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Roger Neilson's career highlights
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Tuesday, June 24, 2003
Neilson was head coach for eight NHL teams
NASHVILLE, Tenn. -- Roger Neilson, a Hall of Famer who was the head coach of eight NHL teams and established one of the longest resumes in league history, died June 21. He was 69.
He had been battling skin and bone cancer. He died at his home in Peterborough, Ontario, the Ottawa Senators said.
Neilson's death was announced by NHL commissioner Gary Bettman 90 minutes into the NHL draft.
"We'll miss you, Roger,'' Bettman told the crowd, which stood for a moment of silence.
Neilson was an NHL coach or scout each of the last 25 seasons but never won a Stanley Cup. This year, he completed his third season as an assistant with the Senators. He reached the Stanley Cup playoffs 11 times in his 15 seasons as a head coach.
"There is no way to measure accurately the number of lives Roger Neilson touched, inside and outside the hockey world, during his lifetime of devotion to our game,'' Bettman said in a statement.
Ottawa was Neilson's 10th NHL team, and the Senators' inability to win the Cup this season was a source of considerable dismay for the players. Ottawa lost in the Eastern Conference finals to New Jersey in seven games. His illness forced him to miss some games during the deepest playoff run in Senators' history.
This season, as he became stooped and gaunt and wore a baseball cap to cover his bare head, Neilson was a motivational force. He spoke to the Senators before their Game 5 victory over the Devils. Defenseman Chris Phillips, in tears after the Senators were eventually eliminated, recalled what Neilson meant.
"It wasn't something we talked about every day,'' Phillips said. "But every guy in this room knew it. I feel terrible. This was the team that was going to be able to do that, win one for Rog, and we let him down.''
Senators president and chief executive Roy Mlakar called Neilson a "great friend and a man who's touched many with his spirit across the world.''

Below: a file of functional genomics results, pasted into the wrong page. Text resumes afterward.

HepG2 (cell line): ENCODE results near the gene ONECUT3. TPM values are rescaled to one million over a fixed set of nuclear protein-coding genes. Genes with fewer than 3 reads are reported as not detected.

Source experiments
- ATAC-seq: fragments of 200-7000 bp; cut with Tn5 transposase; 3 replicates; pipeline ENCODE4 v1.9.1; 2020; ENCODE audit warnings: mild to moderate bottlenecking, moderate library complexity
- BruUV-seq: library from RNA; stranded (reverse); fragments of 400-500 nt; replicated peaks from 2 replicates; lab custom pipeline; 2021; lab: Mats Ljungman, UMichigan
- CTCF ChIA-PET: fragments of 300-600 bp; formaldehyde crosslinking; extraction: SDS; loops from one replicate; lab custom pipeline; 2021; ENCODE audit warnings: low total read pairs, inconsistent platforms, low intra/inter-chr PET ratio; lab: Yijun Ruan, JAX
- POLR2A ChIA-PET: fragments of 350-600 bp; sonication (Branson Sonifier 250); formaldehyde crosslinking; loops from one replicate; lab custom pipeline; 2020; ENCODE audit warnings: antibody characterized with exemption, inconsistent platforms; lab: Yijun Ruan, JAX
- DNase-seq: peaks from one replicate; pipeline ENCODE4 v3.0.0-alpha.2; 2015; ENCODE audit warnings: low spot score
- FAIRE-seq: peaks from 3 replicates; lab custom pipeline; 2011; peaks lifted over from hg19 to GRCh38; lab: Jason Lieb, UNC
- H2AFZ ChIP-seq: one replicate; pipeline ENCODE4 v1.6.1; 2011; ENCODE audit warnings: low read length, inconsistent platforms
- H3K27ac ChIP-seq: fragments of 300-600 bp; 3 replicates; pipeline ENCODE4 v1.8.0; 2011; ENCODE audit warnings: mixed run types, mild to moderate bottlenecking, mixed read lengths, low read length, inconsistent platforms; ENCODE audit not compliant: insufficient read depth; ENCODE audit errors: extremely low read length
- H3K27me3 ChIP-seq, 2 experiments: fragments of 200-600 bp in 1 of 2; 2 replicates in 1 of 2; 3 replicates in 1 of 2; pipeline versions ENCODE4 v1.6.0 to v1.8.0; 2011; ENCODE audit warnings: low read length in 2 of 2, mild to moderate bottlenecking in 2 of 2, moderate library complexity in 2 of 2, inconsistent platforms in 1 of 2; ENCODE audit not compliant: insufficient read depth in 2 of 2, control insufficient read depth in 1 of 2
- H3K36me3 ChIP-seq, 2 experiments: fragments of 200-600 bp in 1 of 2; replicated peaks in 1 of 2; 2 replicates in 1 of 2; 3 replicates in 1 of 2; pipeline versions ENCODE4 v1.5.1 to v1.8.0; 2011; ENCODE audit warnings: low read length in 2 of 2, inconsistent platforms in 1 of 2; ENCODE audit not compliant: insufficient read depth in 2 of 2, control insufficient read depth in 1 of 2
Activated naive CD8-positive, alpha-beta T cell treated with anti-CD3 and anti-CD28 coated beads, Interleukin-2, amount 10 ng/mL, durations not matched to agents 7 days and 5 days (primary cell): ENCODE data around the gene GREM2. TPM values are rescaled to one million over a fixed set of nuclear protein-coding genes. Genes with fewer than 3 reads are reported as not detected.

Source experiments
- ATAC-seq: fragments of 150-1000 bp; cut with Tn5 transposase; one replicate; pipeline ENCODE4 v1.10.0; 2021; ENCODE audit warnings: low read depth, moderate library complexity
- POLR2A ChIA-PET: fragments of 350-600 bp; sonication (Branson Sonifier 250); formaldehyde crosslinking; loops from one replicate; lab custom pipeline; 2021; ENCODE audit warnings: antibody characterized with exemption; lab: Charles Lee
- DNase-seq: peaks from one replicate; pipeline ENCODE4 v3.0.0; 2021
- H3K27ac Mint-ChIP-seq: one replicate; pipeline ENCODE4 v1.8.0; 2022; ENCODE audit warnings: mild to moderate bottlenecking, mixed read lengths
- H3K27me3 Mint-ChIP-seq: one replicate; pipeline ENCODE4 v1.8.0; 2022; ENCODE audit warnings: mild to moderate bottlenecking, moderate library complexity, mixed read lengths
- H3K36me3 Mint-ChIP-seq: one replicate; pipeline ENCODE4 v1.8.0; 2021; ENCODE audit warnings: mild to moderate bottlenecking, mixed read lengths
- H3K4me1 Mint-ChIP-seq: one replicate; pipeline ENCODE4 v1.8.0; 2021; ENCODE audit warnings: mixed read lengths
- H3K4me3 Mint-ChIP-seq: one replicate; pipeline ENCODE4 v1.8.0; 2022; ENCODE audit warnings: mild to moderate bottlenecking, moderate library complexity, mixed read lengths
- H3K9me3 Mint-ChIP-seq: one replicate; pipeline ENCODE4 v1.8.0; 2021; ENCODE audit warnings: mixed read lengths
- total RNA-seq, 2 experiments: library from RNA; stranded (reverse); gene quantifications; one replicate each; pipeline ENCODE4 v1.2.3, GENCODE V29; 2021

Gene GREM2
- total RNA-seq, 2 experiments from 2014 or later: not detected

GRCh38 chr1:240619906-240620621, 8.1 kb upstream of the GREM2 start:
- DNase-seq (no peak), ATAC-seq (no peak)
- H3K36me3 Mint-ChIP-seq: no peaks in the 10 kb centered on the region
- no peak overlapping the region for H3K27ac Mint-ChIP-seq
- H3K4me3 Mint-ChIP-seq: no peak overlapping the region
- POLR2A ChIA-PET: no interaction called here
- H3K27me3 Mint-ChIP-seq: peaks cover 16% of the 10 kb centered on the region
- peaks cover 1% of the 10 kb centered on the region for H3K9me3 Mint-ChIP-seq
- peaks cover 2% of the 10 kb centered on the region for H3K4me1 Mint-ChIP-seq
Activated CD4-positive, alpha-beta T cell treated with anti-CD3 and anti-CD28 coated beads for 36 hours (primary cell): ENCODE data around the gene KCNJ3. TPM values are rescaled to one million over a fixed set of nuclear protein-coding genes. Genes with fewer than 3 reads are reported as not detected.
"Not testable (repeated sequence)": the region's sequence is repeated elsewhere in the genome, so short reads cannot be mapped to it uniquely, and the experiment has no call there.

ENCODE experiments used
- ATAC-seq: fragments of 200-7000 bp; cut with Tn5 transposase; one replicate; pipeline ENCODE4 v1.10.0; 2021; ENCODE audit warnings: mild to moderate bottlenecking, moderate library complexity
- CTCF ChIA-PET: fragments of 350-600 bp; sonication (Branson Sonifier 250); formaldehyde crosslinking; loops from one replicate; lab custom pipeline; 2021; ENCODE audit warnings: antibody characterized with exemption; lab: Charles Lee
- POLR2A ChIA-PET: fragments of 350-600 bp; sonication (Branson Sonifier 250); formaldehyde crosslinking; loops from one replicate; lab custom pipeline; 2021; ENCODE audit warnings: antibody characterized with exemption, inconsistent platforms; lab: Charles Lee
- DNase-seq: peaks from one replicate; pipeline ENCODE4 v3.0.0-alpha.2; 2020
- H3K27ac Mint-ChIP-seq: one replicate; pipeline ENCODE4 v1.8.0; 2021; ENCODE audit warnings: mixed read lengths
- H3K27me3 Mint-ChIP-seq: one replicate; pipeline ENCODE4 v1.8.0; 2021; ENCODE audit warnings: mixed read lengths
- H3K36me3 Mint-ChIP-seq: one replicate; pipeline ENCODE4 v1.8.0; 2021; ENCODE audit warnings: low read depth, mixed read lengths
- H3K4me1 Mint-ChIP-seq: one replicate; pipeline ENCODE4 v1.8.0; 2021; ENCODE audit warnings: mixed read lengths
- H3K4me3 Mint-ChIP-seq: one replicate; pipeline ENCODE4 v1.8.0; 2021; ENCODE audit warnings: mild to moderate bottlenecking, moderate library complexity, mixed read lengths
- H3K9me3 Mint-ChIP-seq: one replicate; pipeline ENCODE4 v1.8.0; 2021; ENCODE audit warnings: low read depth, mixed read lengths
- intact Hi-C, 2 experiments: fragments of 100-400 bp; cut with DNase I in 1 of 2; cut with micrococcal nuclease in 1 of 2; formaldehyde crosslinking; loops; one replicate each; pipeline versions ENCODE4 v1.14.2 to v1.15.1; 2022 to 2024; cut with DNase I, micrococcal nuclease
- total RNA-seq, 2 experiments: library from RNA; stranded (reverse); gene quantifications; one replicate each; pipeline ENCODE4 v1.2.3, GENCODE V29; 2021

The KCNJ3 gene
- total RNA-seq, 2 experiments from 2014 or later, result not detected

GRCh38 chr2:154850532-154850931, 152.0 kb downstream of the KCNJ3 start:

Neilson was elected last year to the Hockey Hall of Fame in the builders' category.
"It was so unexpected,'' he said at the time. "You just wonder why you were picked when there are so many others that may seem to have done more.''
Scotty Bowman, with the most wins of any NHL coach, said Neilson never got the credit he deserved as a tactician and coach, in part, because he worked for so many teams.
Bowman said Neilson had been receiving 24-hour care the past few weeks but still sent a 20-second video for a coaching clinic.
"Hockey life and Roger were intertwined, and that's probably what kept him going so long,'' Bowman said.
Few did more in as many places as Neilson.
After coaching Toronto from 1977-79, it was off to Buffalo for one season. From 1981-84, Neilson coached Vancouver, which reached the finals in 1982. He finished 1984 with Los Angeles, but only for 28 games.
Neilson led the New York Rangers from 1989-93, Florida from 1993-95 and Philadelphia from 1997-00. His head coaching record was 460-381-159 in 1,000 games. He also was an assistant coach in Buffalo, Chicago and St. Louis.
Neilson briefly filled in for Jacques Martin as Ottawa's head coach to reach No. 1,000. Only nine coaches have hit that plateau.
"I've been really lucky to be able to be in hockey all my life doing the thing I love,'' he said.
Neilson was labeled "Captain Video'' for introducing videotape as a teaching tool. He was regarded as a player's coach, and his loud ties behind the bench became a fashion fixture. He often lived close to his team's practice site so he could bicycle to work.
The NHL "celebrates his legacy, the generations of players he counseled, the coaches he molded, the changes his imagination inspired and the millions of fans he entertained,'' Bettman said.
Neilson was once asked which team he would select for his Hall of Fame plaque if there were such a requirement for members.
"I didn't stay anywhere long enough,'' he said.
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